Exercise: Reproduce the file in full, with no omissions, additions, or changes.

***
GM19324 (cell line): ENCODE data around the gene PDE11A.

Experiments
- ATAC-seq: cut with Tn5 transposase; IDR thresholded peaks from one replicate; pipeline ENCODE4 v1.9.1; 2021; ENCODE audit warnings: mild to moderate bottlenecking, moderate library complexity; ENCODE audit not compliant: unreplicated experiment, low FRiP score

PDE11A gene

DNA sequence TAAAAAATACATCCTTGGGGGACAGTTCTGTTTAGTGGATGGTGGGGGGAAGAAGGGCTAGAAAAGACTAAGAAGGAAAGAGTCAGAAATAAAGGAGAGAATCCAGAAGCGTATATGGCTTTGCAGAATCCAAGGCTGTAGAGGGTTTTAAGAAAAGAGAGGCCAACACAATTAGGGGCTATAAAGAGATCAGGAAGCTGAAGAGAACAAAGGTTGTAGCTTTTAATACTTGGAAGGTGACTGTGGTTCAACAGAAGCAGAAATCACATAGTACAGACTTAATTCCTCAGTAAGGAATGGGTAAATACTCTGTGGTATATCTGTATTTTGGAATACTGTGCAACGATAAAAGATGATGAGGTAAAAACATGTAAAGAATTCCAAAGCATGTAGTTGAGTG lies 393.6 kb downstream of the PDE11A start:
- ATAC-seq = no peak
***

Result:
GM19324 (cell line): ENCODE data around the gene PDE11A.

Experiments
- ATAC-seq: cut with Tn5 transposase; IDR thresholded peaks from one replicate; pipeline ENCODE4 v1.9.1; 2021; ENCODE audit warnings: mild to moderate bottlenecking, moderate library complexity; ENCODE audit not compliant: unreplicated experiment, low FRiP score

PDE11A gene

DNA sequence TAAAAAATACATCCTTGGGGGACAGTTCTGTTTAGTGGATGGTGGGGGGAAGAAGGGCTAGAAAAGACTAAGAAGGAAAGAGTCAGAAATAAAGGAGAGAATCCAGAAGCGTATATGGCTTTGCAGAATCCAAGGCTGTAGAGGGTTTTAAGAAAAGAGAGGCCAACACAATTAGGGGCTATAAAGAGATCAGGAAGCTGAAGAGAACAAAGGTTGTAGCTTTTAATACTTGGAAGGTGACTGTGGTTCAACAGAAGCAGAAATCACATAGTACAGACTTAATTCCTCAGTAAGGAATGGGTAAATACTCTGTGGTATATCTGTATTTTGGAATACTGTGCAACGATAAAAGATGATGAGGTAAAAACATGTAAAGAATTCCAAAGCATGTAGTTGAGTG lies 393.6 kb downstream of the PDE11A start:
- ATAC-seq = no peak